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Showing posts from 2013

Why Did The Cornish Giant Cross the Road

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To get to the tractor!  Scratch for delectables, feel grass between their toes,  build up those drum sticks, fertilize the field - lot's of reasons really.  And they are all important to building a plump, chemical free, juicy, tasty freezer filling chicken. Need I say more?

Here's the Chicken Motor Home.  They quite liked the ride down the road, over the gate, and into the pasture.
The Chicken Tractor: the pile of wood is just waiting for the wood storage balcony to be built.

Always great to sit around and admire our handiwork after the project is done!


Last night we stood on the balcony transfixed with the light show surrounding us. Spectacular against a backdrop of dark purple. Great streaks of energy criss crossing in mesh patterns.  Walls of light.  The darkness punctuated by sizzling bolts seemingly giving Joseph's mountain some primordial shock therapy. Acupuncture by lightning.  A blood red glow low to the Southwest,  not the latest fire but an illusion created by a…

Turkeys

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Just finished the summer version of the Turkey Palace.  It's set in about a quarter of an acre behind a stucko wire fence.




They sure seem to like it.  Next year were considering a Turkey Tractor, a mobile big enough to cart over our pastures.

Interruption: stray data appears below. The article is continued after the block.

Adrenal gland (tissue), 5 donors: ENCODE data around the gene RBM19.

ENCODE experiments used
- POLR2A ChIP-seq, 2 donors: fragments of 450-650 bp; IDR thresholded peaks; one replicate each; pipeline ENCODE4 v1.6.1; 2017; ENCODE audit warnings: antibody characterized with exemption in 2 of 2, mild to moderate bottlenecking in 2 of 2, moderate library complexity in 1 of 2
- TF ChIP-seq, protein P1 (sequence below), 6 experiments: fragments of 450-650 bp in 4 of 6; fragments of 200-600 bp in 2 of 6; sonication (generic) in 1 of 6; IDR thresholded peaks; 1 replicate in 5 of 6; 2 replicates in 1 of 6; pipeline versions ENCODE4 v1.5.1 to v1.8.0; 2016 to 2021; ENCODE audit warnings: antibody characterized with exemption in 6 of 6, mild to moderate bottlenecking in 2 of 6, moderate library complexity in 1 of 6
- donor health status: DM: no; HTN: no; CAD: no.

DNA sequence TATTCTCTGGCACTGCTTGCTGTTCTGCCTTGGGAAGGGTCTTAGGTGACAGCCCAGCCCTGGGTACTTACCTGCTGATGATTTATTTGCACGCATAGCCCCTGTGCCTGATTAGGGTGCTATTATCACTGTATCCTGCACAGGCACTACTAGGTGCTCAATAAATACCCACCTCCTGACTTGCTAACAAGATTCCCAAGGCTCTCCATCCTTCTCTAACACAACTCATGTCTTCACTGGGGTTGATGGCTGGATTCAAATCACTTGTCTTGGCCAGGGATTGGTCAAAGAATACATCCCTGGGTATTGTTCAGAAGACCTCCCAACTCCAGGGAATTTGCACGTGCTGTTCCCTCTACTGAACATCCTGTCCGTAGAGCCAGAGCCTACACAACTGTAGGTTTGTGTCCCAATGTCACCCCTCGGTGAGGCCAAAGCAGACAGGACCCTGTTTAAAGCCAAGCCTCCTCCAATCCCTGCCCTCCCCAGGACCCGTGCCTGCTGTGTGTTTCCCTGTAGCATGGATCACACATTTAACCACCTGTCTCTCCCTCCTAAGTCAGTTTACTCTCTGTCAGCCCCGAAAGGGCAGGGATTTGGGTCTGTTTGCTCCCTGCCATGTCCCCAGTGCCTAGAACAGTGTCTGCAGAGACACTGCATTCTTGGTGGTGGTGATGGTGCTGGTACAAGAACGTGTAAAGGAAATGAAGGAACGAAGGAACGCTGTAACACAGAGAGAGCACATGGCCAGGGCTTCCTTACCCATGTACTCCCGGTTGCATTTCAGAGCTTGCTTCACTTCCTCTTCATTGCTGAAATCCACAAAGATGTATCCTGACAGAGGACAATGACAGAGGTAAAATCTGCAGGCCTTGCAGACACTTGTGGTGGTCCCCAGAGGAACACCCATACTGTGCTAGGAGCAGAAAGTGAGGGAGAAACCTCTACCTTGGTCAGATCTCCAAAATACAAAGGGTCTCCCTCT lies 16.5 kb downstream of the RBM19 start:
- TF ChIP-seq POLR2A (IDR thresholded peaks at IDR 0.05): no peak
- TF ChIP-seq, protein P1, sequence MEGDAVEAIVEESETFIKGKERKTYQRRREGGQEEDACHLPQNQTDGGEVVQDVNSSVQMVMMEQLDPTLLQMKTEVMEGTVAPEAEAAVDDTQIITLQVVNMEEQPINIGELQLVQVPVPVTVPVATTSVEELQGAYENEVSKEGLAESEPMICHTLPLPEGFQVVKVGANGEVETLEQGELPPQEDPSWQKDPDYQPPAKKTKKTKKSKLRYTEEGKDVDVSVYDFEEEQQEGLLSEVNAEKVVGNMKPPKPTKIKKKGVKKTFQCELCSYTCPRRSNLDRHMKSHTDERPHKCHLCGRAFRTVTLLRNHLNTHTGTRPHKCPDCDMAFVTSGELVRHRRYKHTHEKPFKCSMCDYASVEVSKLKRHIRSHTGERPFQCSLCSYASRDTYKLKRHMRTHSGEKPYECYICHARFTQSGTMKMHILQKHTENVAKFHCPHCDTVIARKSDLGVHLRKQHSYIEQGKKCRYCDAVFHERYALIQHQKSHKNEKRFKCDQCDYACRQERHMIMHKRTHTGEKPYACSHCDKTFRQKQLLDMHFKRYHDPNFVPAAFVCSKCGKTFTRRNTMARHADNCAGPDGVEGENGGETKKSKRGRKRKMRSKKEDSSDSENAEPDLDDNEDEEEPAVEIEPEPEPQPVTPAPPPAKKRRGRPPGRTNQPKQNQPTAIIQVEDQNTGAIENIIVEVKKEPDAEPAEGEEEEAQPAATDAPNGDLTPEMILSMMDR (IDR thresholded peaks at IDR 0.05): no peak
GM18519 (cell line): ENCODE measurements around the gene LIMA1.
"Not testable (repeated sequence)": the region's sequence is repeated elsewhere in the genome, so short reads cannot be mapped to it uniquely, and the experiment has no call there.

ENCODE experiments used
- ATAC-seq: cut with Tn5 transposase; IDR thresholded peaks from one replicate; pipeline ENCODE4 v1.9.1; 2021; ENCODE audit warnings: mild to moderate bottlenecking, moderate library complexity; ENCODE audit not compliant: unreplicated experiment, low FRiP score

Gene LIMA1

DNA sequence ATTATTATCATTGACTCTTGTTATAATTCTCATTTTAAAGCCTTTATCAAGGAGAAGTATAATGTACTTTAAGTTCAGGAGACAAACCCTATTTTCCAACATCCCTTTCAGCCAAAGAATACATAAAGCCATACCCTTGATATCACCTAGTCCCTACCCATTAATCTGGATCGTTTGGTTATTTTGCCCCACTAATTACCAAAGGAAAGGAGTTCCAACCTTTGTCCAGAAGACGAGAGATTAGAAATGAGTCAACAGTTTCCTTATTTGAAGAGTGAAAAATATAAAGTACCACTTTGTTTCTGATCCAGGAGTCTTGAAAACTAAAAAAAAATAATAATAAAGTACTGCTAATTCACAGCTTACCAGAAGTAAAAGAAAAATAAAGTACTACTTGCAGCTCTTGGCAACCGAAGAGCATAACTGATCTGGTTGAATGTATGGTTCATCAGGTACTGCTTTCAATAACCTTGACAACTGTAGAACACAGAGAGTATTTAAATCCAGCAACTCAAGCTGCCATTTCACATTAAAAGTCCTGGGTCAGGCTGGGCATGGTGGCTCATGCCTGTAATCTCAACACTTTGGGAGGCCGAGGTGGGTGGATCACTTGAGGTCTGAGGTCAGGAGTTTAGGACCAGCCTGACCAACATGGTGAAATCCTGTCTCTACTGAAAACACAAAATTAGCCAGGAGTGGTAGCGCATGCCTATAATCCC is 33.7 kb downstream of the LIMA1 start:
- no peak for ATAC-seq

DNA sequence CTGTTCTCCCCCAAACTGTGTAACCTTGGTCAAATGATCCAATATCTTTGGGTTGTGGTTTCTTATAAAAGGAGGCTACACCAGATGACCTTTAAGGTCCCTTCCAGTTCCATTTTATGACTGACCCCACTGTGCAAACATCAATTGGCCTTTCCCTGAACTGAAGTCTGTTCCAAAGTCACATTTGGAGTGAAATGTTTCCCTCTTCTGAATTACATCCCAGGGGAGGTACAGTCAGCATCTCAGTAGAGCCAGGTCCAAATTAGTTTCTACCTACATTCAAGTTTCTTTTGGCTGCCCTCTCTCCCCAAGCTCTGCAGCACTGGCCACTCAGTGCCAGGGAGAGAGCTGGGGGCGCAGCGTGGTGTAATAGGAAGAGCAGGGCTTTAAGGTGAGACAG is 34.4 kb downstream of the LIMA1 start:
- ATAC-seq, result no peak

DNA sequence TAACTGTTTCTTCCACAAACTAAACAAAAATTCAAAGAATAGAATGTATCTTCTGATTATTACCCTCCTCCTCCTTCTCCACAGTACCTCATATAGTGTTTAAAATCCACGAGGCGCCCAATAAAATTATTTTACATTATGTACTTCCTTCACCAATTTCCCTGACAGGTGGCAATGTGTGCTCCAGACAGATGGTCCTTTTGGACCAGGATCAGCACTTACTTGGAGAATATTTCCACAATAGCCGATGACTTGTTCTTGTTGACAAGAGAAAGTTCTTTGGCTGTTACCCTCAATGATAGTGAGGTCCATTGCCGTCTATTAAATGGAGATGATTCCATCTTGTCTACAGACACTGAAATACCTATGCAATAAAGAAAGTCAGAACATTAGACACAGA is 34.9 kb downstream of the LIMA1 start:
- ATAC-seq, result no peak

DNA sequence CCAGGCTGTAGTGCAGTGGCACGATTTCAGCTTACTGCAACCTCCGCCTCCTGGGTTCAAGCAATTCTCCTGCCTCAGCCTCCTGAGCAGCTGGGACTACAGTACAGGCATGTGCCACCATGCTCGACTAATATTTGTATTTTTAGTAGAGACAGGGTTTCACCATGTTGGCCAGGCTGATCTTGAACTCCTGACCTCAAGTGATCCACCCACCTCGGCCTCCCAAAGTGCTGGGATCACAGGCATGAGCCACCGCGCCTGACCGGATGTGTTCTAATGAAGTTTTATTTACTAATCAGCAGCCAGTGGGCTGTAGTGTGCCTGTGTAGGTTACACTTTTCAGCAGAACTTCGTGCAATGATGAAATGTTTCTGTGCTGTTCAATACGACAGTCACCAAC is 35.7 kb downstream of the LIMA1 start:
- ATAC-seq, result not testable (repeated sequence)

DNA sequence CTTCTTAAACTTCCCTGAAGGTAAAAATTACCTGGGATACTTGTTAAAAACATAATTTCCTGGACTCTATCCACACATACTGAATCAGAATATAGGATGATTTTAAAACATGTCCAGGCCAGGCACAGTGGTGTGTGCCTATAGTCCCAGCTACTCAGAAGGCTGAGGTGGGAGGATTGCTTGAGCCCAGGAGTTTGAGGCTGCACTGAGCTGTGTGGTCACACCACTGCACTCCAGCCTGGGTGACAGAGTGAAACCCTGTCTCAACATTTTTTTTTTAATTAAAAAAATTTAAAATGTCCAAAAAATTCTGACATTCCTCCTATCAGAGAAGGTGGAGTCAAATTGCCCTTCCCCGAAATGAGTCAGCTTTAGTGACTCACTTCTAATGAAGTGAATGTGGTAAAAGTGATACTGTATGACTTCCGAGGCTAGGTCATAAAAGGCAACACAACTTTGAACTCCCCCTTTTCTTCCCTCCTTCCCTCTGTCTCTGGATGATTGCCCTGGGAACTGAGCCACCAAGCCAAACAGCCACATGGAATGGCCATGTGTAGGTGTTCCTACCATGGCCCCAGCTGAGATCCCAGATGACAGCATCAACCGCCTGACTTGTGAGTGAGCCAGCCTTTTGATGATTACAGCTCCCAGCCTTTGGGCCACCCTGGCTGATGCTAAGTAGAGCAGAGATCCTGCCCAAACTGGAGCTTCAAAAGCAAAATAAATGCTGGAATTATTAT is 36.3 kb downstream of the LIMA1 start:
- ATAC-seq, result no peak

While Jo was in Britain some erstwhile volunteers and I whacked about 60 chickens.  Most of them Cornish Giant meat birds that we grew in a Chicken Tractor, ala, Salatin.  Thing I've learned:

Lots of help is required

Water temperature = 147 and it's critical

A prewash speeds the process


First time I've tried that on such a scale.  Went so well were about to do it again with another fifty.  Astonishing birds.  I have never seen anything grow so fast.  They are delicious also.  We had our first one three meals ago.  A nine pounder.  We let them grow a little large.  This was a load of hay, 100 bales that Brother Tom and I pulled into the yard.  It's waiting for the hay elevator to get a motor and some barn mods to make it into t…

I'm Back!

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Haven't been posting anything for a while.  A combination of moving to different technology - tablets and hand helds  and having my Laptop getting a keyboard replaced.  All nice and spiffy now. But the spell check is not working in Blogger so that should make it interesting.

Been wondering about the whole farming thing.  Attending a lot of of courses and reading the farmers messiah, Joel Salatin.  He's been an amazing inspiration.  Here's our new chicken tractor based on his design.  This one has adjustable trailer wheels cuz I was too lazy to build his simple lift and puller.  I will do that when I build some more tractors.  This one comes with a built in spilt feed cleaner!
    As you might be able to tell.  This lot's about ready for some processing.  I am getting an urge for baked chicken!  Had a couple of roosters fall prey to what I think was a fox.  Last night all the dogs and I slept out on the veranda to keep a watch.  Well, I tried to sleep.  The Doggies sere…

Penned In

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Back from a trip down south.  While I was away one of our Sows decided it was time to bring forth some new piggies into the midst.  So Jo-Ann, with the help of some friendly neighbours got to handle the event.